Thea ignores me.
“Here it says that you don’t know your letters, numbers, or shapes.”
Thea continues to ignore me.
“What letter is this? (As I point to a big D).
Thea glances up. “A?” My heart drops. “It’s not A, it’s D. D for daddy. We have to practice this!”
Thea walks away then yells, “I don’t want to learn my letters!” and leaves the room. She told me.
Welcome to my biggest parenting fail to date.
You wouldn’t think that I cared about report cards. You wouldn’t think that I would skip right over the “3’s” and “4’s.” Hurriedly read the positive comments her teacher meticulously typed. Skim down until my eyes found what my heart knew would be on there, the “2’s” – the ones that means that she is not where she should be, the ones that means she is not as good as the other kids. Yet that is exactly what happened on Friday afternoon. Never mind the great things Thea has accomplished, never mind all that she can do. My parenting eyes went straight for what she doesn’t know and then got stuck on a tangent until my darling 5 year old left the room. End of conversation, mom.
So why do I share this story? Because this is exactly what happens in most homes when we send home a report card. Parents eagerly skim until they see the negative, the mark that isn’t as good as the others. We skim over the great remarks, we notice the good, but we really focus on the “needs to improve,” the area of supposed deficit. We hone in on that, it appears to be instinctual, and that becomes the topic of conversation, that becomes the point of contention. Then we harp on our kids until they wither leave in protest or defeat, Mission accomplished, we have parented them well. But it shouldn’t be this way. The numbers or letters that tell us what our child still needs to work on should be the biggest point, bring the other stuff into the conversation but don’t make it the main event.
I know this and yet I fell right into the pattern. I know that a 2 does not define Thea. I know that a 2 just means she has to work on something. And yet that afternoon I couldn’t help but feel that she was not doing enough, that she was not good enough as compared to the other kids. That I haven’t pushed her enough to learn something so simple. That I shouldn’t give up when she refuses to learn, that I haven’t set high enough expectations. That I have failed my 5 year old already as a parent. That she will never learn her letters, that she is now forever doomed. Yes, all this from a progress report from 4K.
And then the teacher in me that hates grades kicks in. The teacher that sees what grades do to warp learning conversations in the home. The teacher that sees the damage that happens when we try to quantify and compare our students. My rational side catches up to me and reminds me that a “2” means something to work on. That Thea is quite capable, yet stubborn as a mule. That Thea is a quick learner when she is ready for it. That a report card from 4K is not setting the path for her future. That this is not the whole story of my little girl and it should not be allowed to be. And I breathe and I go back and I notice the “3s” and then the “4s” and then finally the comment that says that she cares about others and is a great friend. And I smile and I know she will be ok. That I will be ok. That there are bigger things to focus on than numbers. That there is more to my little girl than a report card. Even if I forgot about it for a moment. She is ok, I am ok, and the piece of paper is just a snapshot, not her whole story, not her future path determined.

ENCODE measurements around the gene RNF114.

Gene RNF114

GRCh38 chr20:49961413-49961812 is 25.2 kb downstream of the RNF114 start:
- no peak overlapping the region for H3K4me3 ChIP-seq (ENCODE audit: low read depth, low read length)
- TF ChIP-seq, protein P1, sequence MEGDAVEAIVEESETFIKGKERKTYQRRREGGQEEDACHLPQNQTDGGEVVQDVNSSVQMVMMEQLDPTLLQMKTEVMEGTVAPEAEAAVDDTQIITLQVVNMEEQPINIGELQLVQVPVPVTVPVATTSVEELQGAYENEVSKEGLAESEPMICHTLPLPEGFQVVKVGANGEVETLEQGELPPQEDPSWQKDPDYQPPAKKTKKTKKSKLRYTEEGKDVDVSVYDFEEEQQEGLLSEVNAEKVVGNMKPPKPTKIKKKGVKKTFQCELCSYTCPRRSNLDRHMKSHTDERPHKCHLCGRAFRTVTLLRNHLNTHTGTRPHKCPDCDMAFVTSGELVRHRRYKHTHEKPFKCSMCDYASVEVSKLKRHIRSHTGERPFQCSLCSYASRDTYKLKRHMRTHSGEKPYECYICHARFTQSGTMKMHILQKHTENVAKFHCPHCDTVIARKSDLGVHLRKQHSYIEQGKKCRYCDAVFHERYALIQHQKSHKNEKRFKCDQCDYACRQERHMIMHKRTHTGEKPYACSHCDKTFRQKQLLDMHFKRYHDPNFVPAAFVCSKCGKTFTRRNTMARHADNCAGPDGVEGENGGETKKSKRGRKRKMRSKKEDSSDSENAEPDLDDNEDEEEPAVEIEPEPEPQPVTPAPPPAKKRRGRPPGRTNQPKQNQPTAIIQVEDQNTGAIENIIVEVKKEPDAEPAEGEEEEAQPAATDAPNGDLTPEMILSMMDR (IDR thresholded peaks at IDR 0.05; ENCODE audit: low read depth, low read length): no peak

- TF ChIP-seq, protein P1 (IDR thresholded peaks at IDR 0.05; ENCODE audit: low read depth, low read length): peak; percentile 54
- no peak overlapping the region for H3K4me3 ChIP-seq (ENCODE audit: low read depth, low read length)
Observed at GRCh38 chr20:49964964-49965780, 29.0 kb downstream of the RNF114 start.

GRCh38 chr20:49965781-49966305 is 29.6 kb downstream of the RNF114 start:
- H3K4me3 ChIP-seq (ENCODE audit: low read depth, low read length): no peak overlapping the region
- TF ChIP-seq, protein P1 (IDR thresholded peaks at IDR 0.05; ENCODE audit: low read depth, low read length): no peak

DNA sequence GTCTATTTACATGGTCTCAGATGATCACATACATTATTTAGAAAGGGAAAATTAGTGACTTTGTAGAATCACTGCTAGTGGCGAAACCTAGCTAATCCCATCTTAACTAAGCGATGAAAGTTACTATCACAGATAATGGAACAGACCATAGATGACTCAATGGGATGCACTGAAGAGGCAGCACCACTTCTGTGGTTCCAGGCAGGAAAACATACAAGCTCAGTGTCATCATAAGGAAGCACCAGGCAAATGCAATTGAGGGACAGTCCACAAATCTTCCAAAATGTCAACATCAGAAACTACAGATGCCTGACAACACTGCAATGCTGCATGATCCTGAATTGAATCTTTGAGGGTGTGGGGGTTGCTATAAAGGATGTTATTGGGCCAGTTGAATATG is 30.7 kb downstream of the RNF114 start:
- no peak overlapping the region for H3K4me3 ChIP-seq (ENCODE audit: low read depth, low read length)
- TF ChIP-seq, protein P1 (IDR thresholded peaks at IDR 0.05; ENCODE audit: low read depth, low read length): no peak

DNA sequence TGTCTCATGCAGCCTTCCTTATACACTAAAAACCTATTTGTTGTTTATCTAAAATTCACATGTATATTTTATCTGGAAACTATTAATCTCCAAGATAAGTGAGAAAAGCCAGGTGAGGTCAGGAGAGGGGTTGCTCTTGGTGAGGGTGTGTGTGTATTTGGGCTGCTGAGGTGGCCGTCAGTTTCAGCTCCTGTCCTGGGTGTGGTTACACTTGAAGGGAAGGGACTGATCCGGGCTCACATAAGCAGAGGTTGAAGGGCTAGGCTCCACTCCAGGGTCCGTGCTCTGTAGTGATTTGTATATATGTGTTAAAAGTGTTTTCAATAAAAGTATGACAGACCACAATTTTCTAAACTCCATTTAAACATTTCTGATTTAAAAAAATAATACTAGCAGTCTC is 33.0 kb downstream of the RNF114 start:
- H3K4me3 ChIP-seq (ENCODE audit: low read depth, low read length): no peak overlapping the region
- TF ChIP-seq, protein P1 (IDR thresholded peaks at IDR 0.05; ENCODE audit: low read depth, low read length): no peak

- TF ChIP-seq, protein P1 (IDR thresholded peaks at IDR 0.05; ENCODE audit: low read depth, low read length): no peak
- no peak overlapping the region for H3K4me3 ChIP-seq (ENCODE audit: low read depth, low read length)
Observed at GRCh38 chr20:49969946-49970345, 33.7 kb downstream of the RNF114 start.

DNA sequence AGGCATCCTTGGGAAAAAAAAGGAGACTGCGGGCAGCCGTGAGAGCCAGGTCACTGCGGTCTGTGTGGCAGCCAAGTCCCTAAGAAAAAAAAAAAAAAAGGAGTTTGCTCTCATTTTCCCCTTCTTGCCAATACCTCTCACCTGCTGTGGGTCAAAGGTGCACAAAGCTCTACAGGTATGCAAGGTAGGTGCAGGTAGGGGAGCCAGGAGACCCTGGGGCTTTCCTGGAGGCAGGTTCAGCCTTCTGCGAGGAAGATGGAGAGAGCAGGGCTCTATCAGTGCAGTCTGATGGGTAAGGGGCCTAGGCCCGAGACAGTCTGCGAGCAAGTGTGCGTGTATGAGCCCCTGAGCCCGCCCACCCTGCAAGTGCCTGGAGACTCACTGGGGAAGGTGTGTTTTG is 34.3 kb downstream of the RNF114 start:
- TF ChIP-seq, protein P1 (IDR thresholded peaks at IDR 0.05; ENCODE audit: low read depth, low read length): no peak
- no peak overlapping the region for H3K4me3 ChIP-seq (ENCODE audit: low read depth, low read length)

Why do we forget that? Why do we give grades so much power? Why do we think a grade can define our child? I know better, we know better, yet how do we change grades and what they mean? How do we shift the focus from the number to the learning? From the deficit to the potential? Or do we all need a 5 year old to leave the room and refuse to learn until we see the harm report cards can do?
I am a passionate (female) 5th grade teacher in Wisconsin, USA, proud techy geek, and mass consumer of incredible books. Creator of the Global Read Aloud Project, Co-founder of EdCamp MadWI, and believer in all children. I have no awards or accolades except for the lightbulbs that go off in my students’ heads every day. First book “Passionate Learners – Giving Our Classroom Back to Our Students Starting Today” will be released this March from Powerful Learning Press. Follow me on Twitter @PernilleRipp.